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2010-05-05

.NET + XPath + Namespaces (Conclusion)

In my last post, I discussed how XML namespaces were interfering with XPath expressions that were being used by an application to map XML data. Thanks to kind people on #xml on irc.freenode.net I finally made sense of it.

Within an XSLT document, which you of course know is an XML document, XPath expressions can apparently use the namespaces defined in the XSLT document (I assume then that they can't use namespaces defined in the transforming XML; confirmed). I think that means that if I have the following XML document:

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<?xml version="1.0" encoding="utf-8"?>
<root>
    <level1 xmlns:foo="http://www.bamccaig.com/foo">
        <level2>Text</level2>
    </level1>
</root>
 
 

Then I could use an XSLT document like this to transform it:

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<?xml version="1.0" encoding="utf-8"?>
<xsl:stylesheet version="1.0"
        xmlns:xsl="http://www.w3.org/1999/XSL/Transform"
        xmlns:bar="http://www.bamccaig.com/foo">
    <xsl:template match="//bar:level2">
        <xsl:value-of select="text()" />
    </xsl:template>
</xsl:stylesheet>
 
 

Note that the XPath expression used for the <xsl:template> element's match attribute...

//bar:level2

...uses the namespace prefix defined in the XSLT document (i.e., bar), not the namespace prefix defined in the XML document (i.e., foo).

What this helped me to realize is that it doesn't matter that the XML source document that I'm querying for data with XPath has child elements with default namespaces (i.e, no prefixes) because the prefixes can come from elsewhere. It was then that the .NET API began to make sense. In a way, my .NET is taking the place of the XSLT document, and it then makes sense to define namespaces in .NET. I tried to avoid this originally because it felt like hard-coding what should be soft-coded, but now it makes sense.

In my last post, I mentioned that the XPathNavigator.Evaluate method accepted an IXmlNamespaceResolver. While the XPathNavigator is itself an IXmlNamespaceResolver, it doesn't make sense that it could resolve our namespace (since the namespace in the given example is a default namespace, with no prefix).

So just like in the XSLT, we're going to define a namespace prefix for the namespace used in the XML. We can do that with an XmlNamespaceManager (which implements IXmlNamespaceResolver). Unfortunately, and it escapes me why, we need to pass an XmlNameTable to the XmlNamespaceManager's constructor. Both XmlDocument and XPathNavigator have NameTable properties of that type, but we've already concluded that those won't help us here. Why is it required? I don't know, but it is. With that information, we can finally resolve our namespace:

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var nav = ...; // Our XPathNavigator.
var nsMan = new XmlNamespaceManager(nav.NameTable);
 
nsMan.AddNamespace("bar", "http://www.bamccaig.com/foo");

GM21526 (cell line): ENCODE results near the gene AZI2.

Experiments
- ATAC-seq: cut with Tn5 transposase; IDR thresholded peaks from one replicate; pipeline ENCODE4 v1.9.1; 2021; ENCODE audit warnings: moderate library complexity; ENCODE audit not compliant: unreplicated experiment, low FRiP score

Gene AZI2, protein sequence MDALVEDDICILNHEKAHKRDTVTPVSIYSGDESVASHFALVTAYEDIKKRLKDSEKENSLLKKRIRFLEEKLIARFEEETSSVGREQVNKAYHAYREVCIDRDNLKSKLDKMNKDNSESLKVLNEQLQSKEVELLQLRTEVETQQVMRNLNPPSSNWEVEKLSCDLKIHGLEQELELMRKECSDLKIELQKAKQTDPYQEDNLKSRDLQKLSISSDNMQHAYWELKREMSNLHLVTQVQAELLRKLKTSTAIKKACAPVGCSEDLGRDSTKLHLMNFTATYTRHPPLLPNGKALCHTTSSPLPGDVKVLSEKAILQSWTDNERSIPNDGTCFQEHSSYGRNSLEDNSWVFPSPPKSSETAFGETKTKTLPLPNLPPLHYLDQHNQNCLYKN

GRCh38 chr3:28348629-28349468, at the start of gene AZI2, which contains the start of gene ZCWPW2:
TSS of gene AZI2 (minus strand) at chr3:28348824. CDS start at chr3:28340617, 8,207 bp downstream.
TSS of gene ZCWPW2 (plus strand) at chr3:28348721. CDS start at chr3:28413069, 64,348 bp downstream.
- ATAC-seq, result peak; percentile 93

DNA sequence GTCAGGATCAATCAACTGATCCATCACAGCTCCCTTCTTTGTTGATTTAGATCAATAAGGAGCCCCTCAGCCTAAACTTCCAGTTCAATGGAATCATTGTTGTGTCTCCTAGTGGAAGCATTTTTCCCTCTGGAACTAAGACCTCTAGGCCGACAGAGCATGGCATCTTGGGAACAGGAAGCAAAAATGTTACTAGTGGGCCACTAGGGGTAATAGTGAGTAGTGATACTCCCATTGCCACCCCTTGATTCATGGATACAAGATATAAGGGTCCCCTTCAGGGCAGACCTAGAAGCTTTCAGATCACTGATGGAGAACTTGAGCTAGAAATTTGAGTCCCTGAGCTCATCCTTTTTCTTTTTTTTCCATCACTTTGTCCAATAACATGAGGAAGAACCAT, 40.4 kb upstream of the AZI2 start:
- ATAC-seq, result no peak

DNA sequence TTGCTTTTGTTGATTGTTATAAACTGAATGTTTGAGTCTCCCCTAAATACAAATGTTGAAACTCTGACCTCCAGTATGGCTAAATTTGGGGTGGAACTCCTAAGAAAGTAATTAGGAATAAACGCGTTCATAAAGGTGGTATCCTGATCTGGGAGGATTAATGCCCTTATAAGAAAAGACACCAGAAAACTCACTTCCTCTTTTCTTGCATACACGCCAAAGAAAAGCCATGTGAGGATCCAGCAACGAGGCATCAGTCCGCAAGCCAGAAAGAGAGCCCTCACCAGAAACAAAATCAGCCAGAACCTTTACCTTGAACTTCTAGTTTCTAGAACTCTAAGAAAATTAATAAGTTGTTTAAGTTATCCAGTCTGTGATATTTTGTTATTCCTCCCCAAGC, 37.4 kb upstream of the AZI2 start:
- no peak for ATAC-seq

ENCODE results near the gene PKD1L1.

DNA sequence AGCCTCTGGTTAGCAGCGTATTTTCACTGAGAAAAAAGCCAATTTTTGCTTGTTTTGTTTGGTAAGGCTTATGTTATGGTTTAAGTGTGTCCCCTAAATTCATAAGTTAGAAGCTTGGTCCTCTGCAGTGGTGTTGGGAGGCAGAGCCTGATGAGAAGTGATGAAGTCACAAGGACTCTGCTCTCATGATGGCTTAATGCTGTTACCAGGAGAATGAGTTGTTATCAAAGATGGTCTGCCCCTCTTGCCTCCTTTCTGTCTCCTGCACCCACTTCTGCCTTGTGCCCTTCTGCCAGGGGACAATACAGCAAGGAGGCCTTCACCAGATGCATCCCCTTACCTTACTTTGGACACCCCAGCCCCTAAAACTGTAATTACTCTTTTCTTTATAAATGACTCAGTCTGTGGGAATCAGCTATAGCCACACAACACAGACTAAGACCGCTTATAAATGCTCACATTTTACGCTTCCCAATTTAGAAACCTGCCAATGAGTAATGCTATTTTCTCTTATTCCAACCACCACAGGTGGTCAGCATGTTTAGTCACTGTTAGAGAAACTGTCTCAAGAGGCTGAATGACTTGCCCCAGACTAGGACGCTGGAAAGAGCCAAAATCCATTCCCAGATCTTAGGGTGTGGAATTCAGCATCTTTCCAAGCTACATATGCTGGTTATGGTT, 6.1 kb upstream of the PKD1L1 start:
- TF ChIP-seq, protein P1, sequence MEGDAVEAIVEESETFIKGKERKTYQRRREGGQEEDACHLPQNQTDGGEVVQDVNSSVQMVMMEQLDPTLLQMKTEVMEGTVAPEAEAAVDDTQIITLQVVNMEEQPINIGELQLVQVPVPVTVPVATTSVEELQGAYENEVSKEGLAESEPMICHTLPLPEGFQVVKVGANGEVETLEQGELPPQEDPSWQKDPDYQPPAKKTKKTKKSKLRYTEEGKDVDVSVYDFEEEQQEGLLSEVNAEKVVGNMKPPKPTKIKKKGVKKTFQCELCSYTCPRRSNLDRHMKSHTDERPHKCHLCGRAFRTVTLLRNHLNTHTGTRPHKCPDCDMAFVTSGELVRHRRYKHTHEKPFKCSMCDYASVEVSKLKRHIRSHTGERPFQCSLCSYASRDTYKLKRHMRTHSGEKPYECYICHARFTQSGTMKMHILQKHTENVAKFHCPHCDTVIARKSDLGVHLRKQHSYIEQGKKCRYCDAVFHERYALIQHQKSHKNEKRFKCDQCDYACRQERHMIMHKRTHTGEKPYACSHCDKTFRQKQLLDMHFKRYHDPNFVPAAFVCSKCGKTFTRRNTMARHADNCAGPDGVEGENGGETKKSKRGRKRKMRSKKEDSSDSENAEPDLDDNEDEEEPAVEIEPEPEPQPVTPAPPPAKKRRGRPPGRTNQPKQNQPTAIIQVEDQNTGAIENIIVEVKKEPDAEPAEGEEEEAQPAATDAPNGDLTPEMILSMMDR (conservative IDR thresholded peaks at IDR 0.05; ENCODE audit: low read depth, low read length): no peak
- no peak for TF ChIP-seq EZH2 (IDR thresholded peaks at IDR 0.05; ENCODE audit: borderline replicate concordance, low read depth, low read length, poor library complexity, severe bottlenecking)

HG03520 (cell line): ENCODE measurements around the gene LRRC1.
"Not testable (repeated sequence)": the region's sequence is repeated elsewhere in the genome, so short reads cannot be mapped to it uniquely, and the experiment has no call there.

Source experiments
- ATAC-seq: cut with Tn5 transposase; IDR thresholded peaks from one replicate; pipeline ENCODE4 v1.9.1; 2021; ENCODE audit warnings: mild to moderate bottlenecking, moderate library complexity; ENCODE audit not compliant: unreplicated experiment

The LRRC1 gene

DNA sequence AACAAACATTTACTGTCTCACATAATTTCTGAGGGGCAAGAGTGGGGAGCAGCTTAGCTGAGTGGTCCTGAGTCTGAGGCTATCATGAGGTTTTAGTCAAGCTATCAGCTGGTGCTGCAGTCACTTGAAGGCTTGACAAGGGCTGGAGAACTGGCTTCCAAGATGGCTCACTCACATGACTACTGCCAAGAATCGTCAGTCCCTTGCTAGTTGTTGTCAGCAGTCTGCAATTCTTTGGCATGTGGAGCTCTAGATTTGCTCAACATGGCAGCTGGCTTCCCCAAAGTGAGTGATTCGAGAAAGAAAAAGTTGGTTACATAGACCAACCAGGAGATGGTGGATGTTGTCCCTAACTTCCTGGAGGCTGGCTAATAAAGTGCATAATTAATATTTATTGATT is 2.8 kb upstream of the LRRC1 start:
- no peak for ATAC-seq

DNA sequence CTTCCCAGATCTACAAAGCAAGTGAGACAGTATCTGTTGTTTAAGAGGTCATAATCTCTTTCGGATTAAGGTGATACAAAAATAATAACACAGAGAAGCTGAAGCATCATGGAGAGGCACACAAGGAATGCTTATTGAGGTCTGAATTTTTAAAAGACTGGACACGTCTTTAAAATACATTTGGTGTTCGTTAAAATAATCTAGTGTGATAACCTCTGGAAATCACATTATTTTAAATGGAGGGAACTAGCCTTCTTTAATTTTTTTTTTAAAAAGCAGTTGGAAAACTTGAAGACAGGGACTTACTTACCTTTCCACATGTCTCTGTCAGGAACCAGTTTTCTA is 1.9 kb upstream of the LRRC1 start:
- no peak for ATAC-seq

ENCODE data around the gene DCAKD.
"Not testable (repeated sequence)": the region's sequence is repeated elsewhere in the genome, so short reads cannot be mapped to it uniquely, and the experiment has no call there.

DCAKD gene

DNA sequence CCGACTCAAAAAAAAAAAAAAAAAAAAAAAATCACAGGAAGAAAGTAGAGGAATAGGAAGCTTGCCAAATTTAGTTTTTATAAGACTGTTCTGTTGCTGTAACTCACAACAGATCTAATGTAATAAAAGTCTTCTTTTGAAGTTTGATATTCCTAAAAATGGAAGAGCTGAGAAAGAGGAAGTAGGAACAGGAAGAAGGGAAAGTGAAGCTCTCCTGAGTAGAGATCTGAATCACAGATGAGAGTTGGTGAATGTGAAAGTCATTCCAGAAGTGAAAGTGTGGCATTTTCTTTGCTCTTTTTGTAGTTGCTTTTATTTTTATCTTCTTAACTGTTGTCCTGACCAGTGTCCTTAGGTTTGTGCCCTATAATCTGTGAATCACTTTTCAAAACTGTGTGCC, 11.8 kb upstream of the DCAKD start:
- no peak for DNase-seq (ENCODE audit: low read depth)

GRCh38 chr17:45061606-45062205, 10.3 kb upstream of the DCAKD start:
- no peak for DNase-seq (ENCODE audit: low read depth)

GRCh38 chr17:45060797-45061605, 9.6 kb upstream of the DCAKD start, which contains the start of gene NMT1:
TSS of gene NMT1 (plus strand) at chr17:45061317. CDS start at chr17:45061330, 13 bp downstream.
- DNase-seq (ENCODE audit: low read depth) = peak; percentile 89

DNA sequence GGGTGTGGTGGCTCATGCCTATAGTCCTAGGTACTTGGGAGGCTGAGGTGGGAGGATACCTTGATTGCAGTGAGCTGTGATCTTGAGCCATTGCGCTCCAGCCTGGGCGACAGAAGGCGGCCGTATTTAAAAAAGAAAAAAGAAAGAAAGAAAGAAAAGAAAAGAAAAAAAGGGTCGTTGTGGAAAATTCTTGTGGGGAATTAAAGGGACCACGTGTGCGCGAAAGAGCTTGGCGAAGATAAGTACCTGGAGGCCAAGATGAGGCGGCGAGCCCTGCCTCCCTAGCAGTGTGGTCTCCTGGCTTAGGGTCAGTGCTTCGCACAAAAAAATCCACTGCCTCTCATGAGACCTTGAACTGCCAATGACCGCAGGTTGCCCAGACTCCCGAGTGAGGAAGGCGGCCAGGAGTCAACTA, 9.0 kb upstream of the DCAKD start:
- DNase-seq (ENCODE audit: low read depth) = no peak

...
 
var it = nav.Evaluate("/root/bar:level1/bar:level2/text()",
        nsMan) as XPathNodeIterator;
 
 

There is one other thing you might be interested in. The data contract API that we're working with (from the post, LINQ to SQL + Serialization) adds a default namespace to the serialization based on the .NET namespace of the serialized type. This happens to be of the form[1],...

http://schemas.datacontract.org/2004/07/Clr.Namespace

...where the namespace is Clr.Namespace. If you don't like that then there are various ways to control it. You can pass a named parameter into the DataContract attribute, however, since in my case the types (and attributes) are generated for me, I don't have control of what parameters are passed to the attribute. The alternative solution that I preferred (because it was easy) was to set an assembly attribute.[1]

Essentially, I opened up the Properties/AssemblyInfo.cs file that Visual Studio had generated for me automatically and added the following line(s):

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// Setting the data contract namespace for the assembly...
// See http://msdn.microsoft.com/en-us/library/ms731045.aspx.
[assembly: ContractNamespace(MyNamespace.ContractNamespace.Uri,
        ClrNamespace = "MyNamespace")]
 

Note: You'll also need a using directive for the System.Runtime.Serialization namespace, but that should be a given. ;) The latest Visual Studio should resolve that for you if you ask it to politely. Alternatively, you could fully-qualify the attribute.

Note that instead of using a string literal, which I could have done, I elsewhere declared a constant field that could be referenced (both here, and earlier, when creating the XmlNamespaceManager), which makes it a lot easier to change the namespace URI in the future.

And that's all there is to it. Let me know if this does or doesn't work for you, or if you have any questions, concerns, or advice. :P

References

  1. http://msdn.microsoft.com/en-us/library/ms731045.aspx

2 comments:

  1. Thanks Brandon, this has really helped me out with understanding how to use IXmlNamespaceResolver.

    ReplyDelete
  2. Glad to hear it. :) Thanks for letting me know.

    ReplyDelete